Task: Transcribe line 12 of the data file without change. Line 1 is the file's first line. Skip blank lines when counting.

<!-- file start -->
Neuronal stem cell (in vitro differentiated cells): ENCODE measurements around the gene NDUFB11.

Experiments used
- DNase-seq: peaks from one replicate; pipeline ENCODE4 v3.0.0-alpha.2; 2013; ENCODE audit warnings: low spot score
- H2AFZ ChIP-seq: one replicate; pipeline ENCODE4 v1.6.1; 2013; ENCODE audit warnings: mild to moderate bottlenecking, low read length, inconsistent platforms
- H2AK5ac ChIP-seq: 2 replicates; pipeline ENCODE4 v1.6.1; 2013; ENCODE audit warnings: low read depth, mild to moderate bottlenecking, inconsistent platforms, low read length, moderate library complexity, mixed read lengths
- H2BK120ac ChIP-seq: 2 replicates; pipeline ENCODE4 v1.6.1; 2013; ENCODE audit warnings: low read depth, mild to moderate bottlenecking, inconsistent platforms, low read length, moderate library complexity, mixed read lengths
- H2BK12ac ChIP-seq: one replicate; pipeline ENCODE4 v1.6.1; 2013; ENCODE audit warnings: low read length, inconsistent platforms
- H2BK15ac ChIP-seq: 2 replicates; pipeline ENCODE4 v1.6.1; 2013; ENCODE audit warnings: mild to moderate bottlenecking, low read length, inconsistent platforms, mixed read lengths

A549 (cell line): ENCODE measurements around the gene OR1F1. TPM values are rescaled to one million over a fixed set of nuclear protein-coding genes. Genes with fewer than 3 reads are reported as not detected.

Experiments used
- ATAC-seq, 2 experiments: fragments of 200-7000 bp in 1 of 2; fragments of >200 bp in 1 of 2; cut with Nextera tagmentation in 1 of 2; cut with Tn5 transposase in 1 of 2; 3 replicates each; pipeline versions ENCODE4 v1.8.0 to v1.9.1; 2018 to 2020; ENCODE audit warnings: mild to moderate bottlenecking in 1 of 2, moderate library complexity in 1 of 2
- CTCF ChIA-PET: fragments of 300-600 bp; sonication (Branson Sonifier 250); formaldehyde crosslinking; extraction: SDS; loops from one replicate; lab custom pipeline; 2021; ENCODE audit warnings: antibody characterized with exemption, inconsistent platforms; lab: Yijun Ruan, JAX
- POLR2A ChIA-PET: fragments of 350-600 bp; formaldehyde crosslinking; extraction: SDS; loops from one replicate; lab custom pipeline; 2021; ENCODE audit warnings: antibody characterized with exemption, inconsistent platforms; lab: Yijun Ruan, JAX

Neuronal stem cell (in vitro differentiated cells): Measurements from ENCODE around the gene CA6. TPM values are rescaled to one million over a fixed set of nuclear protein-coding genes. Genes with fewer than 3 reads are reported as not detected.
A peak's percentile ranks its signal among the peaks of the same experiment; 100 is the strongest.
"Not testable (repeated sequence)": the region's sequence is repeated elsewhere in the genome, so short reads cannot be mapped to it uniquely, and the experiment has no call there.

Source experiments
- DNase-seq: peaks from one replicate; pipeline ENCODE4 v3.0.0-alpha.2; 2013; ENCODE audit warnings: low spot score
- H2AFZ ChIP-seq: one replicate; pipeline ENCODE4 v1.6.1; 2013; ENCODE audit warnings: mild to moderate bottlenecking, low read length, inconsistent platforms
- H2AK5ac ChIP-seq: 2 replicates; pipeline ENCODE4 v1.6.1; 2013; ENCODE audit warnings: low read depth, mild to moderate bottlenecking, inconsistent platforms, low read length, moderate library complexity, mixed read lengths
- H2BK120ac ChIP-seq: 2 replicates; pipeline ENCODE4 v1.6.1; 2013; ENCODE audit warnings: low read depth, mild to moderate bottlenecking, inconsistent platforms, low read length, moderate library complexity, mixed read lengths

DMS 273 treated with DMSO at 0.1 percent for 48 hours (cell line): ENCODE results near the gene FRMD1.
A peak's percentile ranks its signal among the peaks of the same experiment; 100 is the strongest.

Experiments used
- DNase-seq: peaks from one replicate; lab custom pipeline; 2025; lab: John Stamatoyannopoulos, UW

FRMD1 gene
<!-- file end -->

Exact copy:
- CTCF ChIA-PET: fragments of 300-600 bp; sonication (Branson Sonifier 250); formaldehyde crosslinking; extraction: SDS; loops from one replicate; lab custom pipeline; 2021; ENCODE audit warnings: antibody characterized with exemption, inconsistent platforms; lab: Yijun Ruan, JAX